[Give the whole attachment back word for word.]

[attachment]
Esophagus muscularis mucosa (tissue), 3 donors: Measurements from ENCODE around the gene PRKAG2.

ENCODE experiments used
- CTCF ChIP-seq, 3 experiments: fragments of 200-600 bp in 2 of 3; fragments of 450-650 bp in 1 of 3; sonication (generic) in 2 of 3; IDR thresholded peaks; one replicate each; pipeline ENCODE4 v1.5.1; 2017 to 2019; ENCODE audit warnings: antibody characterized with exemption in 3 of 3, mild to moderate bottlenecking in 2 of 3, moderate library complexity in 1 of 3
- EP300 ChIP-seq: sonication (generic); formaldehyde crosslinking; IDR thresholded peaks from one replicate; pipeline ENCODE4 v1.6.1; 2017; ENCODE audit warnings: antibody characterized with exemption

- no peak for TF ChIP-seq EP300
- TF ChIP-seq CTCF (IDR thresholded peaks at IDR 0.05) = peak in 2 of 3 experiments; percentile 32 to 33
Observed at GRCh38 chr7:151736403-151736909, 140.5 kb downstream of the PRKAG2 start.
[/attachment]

Esophagus muscularis mucosa (tissue), 3 donors: Measurements from ENCODE around the gene PRKAG2.

ENCODE experiments used
- CTCF ChIP-seq, 3 experiments: fragments of 200-600 bp in 2 of 3; fragments of 450-650 bp in 1 of 3; sonication (generic) in 2 of 3; IDR thresholded peaks; one replicate each; pipeline ENCODE4 v1.5.1; 2017 to 2019; ENCODE audit warnings: antibody characterized with exemption in 3 of 3, mild to moderate bottlenecking in 2 of 3, moderate library complexity in 1 of 3
- EP300 ChIP-seq: sonication (generic); formaldehyde crosslinking; IDR thresholded peaks from one replicate; pipeline ENCODE4 v1.6.1; 2017; ENCODE audit warnings: antibody characterized with exemption

- no peak for TF ChIP-seq EP300
- TF ChIP-seq CTCF (IDR thresholded peaks at IDR 0.05) = peak in 2 of 3 experiments; percentile 32 to 33
Observed at GRCh38 chr7:151736403-151736909, 140.5 kb downstream of the PRKAG2 start.